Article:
This book is about the crisis brought about by doctrine's estrangement from reality--that is from actual lives, experiences, histories, and from God. By invoking "the end of doctrine," Christine Helmer opens a new discussion of doctrinal production that is engaged with the challenges and possibilities of modernity. The end of doctrine refers on the one hand to unquestioning doctrinal reception, which Helmer critiques, and on the other, represents an invitation to a new way of understanding the aim of doctrine in deeper connection to the reality that it seeks.
The book's first section offers an analysis of the current situation in theology by reconstructing a trajectory of Protestant theology from the turn of the twentieth century to today. This history focuses primarily on the status of the word in theology and explains how changes in theology in the context of the political and social crisis in Europe in the 1920s and 1930s led to a distancing of the word from reality. Helmer then turns to the constructive section of the book to propose a repositioning of theology to the world and to God. Helmer's powerful work will inspire revitalized interest in both doctrine and theological inquiry itself.
Christine Helmer is Professor of Religious Studies and German at Northwestern University. She is the author of The Trinity and Martin Luther (Zabern 1999) and contributing editor of numerous books on biblical interpretation, historical theology, and contemporary theology, including The Global Luther: A Theologian for Modern Times (Fortress 2009).
The title is deliberately ambiguous: the true 'end' (purpose) of doctrine is to point beyond itself to the relation of the living God to human beings in this world. Where this 'end' is lost to view, we are threatened with the 'end' (demise) of doctrine. Christine Helmer wants to reinvigorate doctrine. To accomplish this goal, she takes us on a historical journey through twentieth-century theology: from the Ritschlian reaction against mysticism and metaphysics and Brunner's critique of Schleiermacher through Barth's theology of the Word to the creation of an epistemic model by the so-called Yale School in which doctrine has lost its referential status altogether and thus its connection to divine and historical reality. Helmer's constructive solution proceeds through a recovery of Schleiermacher's epistemology (exploding a few myths about the great Berliner along the way!) in order to advance an understanding of doctrine as the expression of a socially conceived interaction with the 'real.' What emerges from this fine study is a theological epistemology that expands and deepens Barth's concept of the Word in important ways and an understanding of doctrine that repairs the damage done to its reputation in recent decades.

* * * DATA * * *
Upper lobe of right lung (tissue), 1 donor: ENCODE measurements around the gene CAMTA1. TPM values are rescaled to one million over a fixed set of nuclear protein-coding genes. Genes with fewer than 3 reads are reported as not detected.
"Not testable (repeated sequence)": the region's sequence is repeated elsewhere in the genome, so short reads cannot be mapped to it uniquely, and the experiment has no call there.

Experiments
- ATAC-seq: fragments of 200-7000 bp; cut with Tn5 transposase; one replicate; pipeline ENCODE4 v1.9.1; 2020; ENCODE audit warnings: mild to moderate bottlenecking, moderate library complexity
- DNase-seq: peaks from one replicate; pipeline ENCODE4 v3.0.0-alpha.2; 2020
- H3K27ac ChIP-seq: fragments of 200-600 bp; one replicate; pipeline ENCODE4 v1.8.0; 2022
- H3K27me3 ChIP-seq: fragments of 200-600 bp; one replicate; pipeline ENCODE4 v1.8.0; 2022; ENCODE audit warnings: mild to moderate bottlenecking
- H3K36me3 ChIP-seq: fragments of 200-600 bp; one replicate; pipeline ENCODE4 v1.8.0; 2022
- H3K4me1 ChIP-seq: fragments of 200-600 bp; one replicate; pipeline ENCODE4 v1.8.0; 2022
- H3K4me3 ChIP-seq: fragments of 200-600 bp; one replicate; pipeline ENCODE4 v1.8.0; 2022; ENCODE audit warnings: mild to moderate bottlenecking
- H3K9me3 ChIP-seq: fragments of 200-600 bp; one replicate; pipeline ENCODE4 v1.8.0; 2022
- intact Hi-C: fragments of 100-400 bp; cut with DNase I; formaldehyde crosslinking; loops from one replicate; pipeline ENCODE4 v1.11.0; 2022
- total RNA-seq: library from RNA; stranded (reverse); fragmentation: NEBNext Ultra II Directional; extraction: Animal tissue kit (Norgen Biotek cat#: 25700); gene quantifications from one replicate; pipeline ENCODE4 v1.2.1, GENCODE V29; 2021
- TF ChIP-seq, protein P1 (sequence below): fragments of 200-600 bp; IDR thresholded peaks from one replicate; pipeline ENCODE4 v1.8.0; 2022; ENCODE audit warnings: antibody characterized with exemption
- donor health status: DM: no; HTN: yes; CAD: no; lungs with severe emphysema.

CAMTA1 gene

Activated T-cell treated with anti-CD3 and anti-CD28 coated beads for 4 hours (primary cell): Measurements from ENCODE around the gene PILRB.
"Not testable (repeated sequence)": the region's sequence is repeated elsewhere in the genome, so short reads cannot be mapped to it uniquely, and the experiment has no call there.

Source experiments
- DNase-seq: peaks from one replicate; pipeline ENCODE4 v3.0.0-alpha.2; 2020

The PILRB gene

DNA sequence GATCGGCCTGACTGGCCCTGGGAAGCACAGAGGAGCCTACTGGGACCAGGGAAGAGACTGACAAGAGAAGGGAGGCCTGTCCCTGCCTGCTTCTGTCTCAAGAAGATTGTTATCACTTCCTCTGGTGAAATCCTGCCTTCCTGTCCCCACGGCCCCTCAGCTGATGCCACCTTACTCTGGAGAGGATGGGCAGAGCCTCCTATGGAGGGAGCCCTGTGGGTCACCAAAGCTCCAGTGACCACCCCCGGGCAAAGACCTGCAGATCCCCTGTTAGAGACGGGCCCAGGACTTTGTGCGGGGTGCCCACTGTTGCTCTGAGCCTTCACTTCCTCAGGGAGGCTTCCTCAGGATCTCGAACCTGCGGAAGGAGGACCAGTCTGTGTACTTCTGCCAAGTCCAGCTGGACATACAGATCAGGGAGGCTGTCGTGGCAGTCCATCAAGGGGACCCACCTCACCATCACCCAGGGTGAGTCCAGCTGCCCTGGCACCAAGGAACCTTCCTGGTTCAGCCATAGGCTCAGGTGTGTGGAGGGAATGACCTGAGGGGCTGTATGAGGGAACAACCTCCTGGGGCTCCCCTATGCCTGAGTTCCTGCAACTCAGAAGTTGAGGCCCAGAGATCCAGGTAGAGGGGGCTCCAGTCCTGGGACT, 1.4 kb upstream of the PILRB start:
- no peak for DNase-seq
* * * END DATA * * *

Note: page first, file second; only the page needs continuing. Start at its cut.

-Bruce L. McCormack,
Princeton Theological Seminary
Succinct and elegantly written, this book is an unflinching engagement with our contemporary suspicion that doctrine (or theology itself) has come to an end. Helmer sketches a compelling vision of a new end for doctrine--one that is designed to resonate across academy, culture, and church. That she manages to do this in conversation with theology, religious studies, and philosophy without ever losing the forest for the trees makes her book an excellent candidate for cross-disciplinary discussion.
This is a stimulating work in constructive theology that opens up fresh approaches to several problems at once: the dual responsibility of theology to church and academy, the tension between transhistorical truth and historical tradition, and, most of all, the relation of doctrinal language to a theological reality (i.e., God) that, precisely because it is living, invites us to say not only something faithful but also something new.
-Kevin J. Vanhoozer,
Trinity Evangelical Divinity School
"Succinct and elegantly written, this book is an unflinching engagement with our contemporary suspicion that doctrine (or theology itself) has come to an end. Helmer sketches a compelling vision of a new end for doctrine--one that is designed to resonate across academy, culture, and church. That she manages to do this in conversation with theology, religious studies, and philosophy without ever losing the forest for the trees makes her book an excellent candidate for cross-disciplinary discussion." --Andrew Chignell, Associate Professor of Philosophy, Susan Linn Sage School of Philosophy, Cornell University